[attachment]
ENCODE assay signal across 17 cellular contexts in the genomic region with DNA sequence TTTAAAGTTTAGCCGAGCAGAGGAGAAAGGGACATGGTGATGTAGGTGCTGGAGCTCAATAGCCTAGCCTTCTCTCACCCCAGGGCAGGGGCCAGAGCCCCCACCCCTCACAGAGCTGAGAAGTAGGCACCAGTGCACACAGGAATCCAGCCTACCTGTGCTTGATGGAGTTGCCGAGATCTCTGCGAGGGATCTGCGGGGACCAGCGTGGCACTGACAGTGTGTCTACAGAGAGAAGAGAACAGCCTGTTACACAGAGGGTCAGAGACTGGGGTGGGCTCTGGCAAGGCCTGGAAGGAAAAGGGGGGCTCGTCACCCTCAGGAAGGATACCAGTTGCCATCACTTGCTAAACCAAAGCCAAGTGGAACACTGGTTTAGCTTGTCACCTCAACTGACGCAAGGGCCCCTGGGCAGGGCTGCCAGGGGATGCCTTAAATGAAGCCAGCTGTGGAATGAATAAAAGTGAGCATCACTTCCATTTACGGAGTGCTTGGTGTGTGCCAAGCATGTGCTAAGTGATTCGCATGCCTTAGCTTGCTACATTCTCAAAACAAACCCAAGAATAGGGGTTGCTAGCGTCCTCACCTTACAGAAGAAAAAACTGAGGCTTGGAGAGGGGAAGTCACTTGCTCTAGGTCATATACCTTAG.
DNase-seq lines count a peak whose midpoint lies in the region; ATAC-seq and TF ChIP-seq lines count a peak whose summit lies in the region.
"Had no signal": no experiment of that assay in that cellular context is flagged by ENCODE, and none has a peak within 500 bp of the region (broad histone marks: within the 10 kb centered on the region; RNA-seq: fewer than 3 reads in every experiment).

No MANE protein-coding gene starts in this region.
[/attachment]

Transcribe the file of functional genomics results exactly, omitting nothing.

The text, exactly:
ENCODE assay signal across 17 cellular contexts in the genomic region with DNA sequence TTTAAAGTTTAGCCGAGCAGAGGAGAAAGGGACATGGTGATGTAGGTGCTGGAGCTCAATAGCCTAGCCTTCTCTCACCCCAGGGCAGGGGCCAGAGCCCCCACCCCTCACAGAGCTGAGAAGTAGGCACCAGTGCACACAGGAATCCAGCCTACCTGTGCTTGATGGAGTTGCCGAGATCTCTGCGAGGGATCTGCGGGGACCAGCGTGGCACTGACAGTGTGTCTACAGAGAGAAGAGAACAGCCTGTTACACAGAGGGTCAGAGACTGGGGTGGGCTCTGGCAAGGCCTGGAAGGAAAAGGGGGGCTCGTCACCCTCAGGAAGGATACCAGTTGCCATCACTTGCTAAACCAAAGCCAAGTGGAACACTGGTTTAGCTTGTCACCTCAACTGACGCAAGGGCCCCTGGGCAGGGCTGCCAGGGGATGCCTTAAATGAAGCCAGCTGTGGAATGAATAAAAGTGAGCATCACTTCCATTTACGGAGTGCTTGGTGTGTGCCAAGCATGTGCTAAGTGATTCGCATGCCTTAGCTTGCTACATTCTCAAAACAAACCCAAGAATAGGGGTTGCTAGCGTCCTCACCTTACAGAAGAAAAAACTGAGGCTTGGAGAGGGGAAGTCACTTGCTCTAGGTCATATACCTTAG.
DNase-seq lines count a peak whose midpoint lies in the region; ATAC-seq and TF ChIP-seq lines count a peak whose summit lies in the region.
"Had no signal": no experiment of that assay in that cellular context is flagged by ENCODE, and none has a peak within 500 bp of the region (broad histone marks: within the 10 kb centered on the region; RNA-seq: fewer than 3 reads in every experiment).

No MANE protein-coding gene starts in this region.